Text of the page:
Investment News Sept. 16, 2014 by Darla Mercado

Borrowing or cosigning for a child could mean debts too hard to get out from under. As student loan balances continue to rise, advisors have a warning for clients who are inclined by cosigning or taking out a loan on behalf of a child: when you borrow you imperil your retirement.

Take it from Larry Rosenthal, president of Rosenthal Wealth Management Group, who recently started working with a woman in her mid-50s who is holding about $50,000 in student loan debt taken out on the behalf of her children, including some that was paid for with credit cards. Will they be able to retire at their ideal age of 65? If they’d like to, it’s going to be an uphill haul, Mr. Rosenthal said.

“The conversation was that they have to retire this debt before they get into retirement,” he said. “[They're] up to their neck in spending issues with this debt, and that’s going to move into retirement with them. They won’t be able to retire unless we assassinate the debt.” A recent report depicting the plight of retirees chained to student loan debt is a stark warning to advisers such as Mr. Rosenthal whose clients want to bear the brunt of borrowing for their college-bound children.

The report, compiled by the U.S. Government Accountability Office, found that 3% of households led by those aged 65 and older — 706,000 households in all — are maintaining student loan debt. The number is tiny compared to the 22 million households led by those 64 and under who are still holding student loan debt.

Still, the dollar amount of student loan debt held by borrowers over age 65 is growing rapidly. In 2005, the amount of outstanding federal student loan balances for the senior crowd was $2.8 billion, according to the GAO. By 2013, that figure had ballooned to $18.2 billion. Though the study focused on retirees who had taken out their loans decades ago and were still paying them down, it highlighted a concern that advisers have for clients who may imperil their retirement because they are inclined to help their children.

“Don’t harm your own financial future to help your kids,” said Abby Rosen, a financial adviser with Brinton Eaton. “They have a much longer working future ahead of them.” For parents already encumbered with student loan debt, “retirement isn’t a green pasture,” said John Collins, managing director of GL Advisor. These parents will likely end up working longer and may even dip into their home equity to try to service their debts. That strain may continue into retirement.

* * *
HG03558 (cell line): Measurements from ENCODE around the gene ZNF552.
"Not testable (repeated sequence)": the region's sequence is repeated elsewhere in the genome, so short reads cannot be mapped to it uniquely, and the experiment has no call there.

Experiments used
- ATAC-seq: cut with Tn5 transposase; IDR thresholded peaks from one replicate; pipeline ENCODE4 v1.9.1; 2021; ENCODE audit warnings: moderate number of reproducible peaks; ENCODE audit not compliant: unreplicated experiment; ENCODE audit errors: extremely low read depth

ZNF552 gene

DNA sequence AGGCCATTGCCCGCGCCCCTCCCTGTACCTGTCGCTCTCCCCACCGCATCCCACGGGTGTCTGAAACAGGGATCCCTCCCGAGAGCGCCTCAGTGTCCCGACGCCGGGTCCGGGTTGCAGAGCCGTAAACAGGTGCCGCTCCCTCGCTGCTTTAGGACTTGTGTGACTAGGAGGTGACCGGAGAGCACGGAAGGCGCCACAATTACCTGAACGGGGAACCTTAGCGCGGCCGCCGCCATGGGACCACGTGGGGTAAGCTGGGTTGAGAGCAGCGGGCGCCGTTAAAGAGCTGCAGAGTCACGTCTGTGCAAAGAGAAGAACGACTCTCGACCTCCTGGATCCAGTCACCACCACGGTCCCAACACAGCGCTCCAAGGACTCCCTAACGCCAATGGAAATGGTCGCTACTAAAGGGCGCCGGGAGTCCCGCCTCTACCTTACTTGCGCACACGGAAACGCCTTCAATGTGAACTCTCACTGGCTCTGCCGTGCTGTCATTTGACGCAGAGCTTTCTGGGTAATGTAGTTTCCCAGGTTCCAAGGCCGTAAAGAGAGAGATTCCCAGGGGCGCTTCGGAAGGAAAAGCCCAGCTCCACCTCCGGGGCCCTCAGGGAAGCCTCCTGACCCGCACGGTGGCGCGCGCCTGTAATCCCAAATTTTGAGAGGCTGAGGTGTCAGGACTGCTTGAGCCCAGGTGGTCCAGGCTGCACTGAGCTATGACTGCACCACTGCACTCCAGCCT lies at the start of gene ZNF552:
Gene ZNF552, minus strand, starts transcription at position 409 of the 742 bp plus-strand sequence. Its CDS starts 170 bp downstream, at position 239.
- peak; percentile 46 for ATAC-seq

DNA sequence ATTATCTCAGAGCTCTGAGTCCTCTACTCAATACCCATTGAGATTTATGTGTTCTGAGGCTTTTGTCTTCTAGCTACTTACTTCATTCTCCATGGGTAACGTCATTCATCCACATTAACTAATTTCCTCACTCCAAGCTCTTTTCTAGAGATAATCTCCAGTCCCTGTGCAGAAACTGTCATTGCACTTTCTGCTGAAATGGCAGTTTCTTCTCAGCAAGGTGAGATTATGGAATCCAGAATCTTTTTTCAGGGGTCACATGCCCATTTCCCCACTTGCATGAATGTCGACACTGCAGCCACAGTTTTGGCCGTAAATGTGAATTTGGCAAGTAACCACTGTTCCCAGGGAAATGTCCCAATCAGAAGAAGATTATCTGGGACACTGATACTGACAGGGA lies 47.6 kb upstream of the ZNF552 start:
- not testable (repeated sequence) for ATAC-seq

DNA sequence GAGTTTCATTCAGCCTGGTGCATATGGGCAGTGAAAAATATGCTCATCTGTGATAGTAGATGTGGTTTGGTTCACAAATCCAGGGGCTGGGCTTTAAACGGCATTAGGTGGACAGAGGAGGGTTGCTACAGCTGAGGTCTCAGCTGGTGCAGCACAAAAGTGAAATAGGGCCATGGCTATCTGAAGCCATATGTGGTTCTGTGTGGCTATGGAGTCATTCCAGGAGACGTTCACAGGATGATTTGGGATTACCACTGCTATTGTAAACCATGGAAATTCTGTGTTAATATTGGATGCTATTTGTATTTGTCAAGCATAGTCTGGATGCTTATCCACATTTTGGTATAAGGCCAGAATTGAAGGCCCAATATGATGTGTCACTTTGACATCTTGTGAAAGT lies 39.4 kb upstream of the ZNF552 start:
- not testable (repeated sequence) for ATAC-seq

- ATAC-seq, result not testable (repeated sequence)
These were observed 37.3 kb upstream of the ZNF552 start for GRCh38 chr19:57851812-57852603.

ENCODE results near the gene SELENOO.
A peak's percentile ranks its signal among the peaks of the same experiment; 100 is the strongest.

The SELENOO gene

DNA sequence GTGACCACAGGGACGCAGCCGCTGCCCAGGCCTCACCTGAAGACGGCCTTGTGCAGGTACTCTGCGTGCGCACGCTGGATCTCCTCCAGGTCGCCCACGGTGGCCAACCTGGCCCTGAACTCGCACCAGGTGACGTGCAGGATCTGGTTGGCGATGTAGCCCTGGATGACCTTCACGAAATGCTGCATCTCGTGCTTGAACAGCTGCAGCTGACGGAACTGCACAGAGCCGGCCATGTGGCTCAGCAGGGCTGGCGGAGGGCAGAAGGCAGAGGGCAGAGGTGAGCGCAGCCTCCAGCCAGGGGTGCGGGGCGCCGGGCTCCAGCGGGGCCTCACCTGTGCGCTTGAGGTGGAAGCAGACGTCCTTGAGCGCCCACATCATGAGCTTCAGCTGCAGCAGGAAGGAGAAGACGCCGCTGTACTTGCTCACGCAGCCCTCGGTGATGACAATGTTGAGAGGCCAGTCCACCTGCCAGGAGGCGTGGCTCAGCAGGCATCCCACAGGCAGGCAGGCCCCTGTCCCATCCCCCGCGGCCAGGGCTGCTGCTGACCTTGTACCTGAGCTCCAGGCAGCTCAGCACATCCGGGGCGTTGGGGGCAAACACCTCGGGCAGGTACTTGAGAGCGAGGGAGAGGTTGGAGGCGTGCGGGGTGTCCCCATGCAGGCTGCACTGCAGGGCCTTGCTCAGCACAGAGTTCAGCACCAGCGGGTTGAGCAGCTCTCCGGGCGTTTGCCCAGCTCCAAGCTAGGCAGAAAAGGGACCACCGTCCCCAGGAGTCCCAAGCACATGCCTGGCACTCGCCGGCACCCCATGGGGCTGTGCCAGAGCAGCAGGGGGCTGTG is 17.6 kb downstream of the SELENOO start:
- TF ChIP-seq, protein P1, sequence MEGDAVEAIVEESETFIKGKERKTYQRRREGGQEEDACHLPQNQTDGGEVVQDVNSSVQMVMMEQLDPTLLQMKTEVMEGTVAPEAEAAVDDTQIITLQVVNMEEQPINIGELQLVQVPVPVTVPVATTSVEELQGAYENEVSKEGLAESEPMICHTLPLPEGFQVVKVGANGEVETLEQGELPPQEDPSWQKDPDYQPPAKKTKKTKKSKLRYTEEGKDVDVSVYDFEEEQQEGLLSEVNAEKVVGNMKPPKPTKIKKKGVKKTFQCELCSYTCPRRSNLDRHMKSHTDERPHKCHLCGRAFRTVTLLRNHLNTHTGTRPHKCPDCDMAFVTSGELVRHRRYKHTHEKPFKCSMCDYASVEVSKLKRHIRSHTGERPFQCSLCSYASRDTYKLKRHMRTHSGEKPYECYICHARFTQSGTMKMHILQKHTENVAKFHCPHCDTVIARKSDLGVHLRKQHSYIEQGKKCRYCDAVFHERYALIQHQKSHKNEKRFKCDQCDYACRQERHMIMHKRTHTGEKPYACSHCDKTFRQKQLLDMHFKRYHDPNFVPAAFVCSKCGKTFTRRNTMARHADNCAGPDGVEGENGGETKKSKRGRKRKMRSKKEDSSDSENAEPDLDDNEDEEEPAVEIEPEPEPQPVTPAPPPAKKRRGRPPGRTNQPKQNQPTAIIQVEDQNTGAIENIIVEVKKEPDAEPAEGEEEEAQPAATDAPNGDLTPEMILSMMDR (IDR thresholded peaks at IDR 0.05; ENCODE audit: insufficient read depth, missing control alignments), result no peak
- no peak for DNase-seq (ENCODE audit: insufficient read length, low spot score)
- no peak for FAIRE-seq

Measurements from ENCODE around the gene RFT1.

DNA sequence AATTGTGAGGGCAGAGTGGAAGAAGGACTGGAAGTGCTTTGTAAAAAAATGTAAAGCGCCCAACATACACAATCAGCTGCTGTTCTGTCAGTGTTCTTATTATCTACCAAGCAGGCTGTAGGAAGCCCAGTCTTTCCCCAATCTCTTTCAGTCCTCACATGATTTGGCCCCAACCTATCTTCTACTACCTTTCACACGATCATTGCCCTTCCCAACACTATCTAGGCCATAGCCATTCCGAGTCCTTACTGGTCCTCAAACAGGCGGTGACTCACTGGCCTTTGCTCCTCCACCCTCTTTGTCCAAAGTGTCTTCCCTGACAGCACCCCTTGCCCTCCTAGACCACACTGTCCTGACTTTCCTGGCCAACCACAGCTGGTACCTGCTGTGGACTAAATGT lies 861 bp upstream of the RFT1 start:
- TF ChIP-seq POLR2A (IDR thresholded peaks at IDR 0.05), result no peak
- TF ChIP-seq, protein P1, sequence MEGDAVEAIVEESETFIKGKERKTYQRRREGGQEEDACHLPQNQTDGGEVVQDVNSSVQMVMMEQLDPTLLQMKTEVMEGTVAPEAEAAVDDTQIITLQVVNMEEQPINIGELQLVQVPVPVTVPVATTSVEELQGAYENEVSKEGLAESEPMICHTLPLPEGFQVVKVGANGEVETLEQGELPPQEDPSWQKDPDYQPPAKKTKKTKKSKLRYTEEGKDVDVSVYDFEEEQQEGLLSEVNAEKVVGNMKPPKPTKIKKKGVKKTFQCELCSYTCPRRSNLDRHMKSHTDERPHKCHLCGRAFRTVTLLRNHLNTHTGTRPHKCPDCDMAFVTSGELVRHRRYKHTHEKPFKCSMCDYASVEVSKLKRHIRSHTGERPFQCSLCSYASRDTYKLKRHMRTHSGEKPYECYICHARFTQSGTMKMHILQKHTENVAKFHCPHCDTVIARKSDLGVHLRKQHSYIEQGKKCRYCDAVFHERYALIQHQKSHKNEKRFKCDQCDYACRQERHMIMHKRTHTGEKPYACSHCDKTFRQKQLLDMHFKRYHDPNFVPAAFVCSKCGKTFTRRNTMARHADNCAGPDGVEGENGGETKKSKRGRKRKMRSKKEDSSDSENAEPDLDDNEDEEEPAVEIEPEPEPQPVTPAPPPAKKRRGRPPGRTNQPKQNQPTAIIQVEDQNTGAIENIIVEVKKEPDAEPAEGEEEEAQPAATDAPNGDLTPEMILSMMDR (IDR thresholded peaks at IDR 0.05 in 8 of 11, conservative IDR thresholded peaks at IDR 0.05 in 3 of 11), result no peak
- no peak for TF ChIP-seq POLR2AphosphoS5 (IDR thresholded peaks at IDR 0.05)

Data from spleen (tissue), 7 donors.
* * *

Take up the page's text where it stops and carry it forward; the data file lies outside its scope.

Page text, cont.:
Parents, particularly those who borrowed those PLUS loans when interest rates were higher, may benefit from refinancing those loans via the private marketplace. Those who borrowed around the 2008 financial crisis may have interest rates as high as 8.5%. Refinancing could bring the interest rates on the loans back down to something more reasonable, Mr. Collins said.

Adviser Jeffrey Cutter, founder of Cutter Financial Group, says he’s seeing more retirees and near-retirees budget out a portion of their income to manage student loans that they’ve cosigned for their kids. Those children have run into hardship and can’t afford their monthly payments. The amounts of money parents spend to service student loans is significant: $800 to $1000 a month, Mr. Cutter said.

“In the past year, I can count eight to 10 times where this has happened,” he added. “It’s significant. And when you drill down, you find that it’s not just one kid that they’re paying for; it’s multiple kids.” Mr. Rosenthal is working with the woman with about $50,000 in student loans by basing her retirement plans around cash flow. She is able to save a little money in spite of the debt servicing that’s going on, but is unable to ramp up her savings — and she’s able to pay down only the minimum payments on the debts.

Mr. Rosenthal asked the woman to prepare for their planning by pulling together four months of expenses and determining where she can start making some budget cuts. “The challenge she has is that all the money that’s going in, is going out,” he said. For Millennials, the GAO report is a glimpse into what may be ahead. Broken down by age group, the under-30 crowd has the lion’s share of student loan debt: $322 billion as of the end of 2012, according to data from the Federal Reserve Bank of New York. The possibility of carrying five- and six-figure debt into retirement, plus the prospect of having your Social Security garnished if you default, doesn’t seem all that unrealistic anymore.

“If you’re paying the debt now, how does it impact your ability to save and put away for retirement and to invest in assets that appreciate over time, like a home?” posed Mr. Collins. “Mortgage underwriting standards have changed so dramatically and student loan debt is so pervasive that people who would be great first-time buyers aren’t even close to eligibility for loans.” “It has a dire impact on Millennials,” he added.

 To Your Successful Retirement!

Michael Ginsberg, JD, CFP®